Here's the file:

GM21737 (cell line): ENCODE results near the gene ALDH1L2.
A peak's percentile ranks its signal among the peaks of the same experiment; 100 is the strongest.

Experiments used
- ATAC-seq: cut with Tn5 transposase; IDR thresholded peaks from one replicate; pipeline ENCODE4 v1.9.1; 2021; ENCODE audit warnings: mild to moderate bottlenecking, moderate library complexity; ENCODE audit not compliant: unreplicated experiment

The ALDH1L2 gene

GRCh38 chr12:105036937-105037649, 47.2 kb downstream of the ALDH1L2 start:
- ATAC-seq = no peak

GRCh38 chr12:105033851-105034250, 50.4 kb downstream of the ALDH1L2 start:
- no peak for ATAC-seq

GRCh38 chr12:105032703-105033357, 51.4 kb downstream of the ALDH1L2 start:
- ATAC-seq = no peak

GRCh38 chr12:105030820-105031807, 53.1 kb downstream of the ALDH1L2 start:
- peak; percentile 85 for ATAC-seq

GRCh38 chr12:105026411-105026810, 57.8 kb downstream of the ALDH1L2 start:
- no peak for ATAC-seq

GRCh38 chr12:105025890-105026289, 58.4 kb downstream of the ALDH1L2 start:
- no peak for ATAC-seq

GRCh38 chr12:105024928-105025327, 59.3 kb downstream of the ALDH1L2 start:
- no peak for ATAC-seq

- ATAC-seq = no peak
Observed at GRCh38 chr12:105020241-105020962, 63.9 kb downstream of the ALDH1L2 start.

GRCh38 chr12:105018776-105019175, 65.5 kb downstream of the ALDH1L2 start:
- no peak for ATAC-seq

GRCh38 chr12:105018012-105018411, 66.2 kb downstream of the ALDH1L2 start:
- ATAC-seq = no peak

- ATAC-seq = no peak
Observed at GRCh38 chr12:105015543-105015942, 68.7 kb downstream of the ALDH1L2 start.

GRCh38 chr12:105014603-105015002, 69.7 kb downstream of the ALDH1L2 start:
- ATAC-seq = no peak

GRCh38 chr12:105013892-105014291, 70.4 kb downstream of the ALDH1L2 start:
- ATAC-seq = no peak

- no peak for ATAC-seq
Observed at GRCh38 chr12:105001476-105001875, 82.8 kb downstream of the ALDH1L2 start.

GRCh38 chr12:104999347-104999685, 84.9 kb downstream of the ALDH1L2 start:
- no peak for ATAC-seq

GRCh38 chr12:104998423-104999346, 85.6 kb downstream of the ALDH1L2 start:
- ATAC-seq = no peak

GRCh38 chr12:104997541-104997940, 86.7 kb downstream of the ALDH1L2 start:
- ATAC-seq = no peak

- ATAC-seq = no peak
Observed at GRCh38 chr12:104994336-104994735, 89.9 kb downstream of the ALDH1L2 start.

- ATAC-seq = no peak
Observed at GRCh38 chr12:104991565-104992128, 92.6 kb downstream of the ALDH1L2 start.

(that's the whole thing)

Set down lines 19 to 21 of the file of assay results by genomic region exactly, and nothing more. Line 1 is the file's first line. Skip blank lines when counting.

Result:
- no peak for ATAC-seq

- ATAC-seq = no peak
Observed at GRCh38 chr12:105020241-105020962, 63.9 kb downstream of the ALDH1L2 start.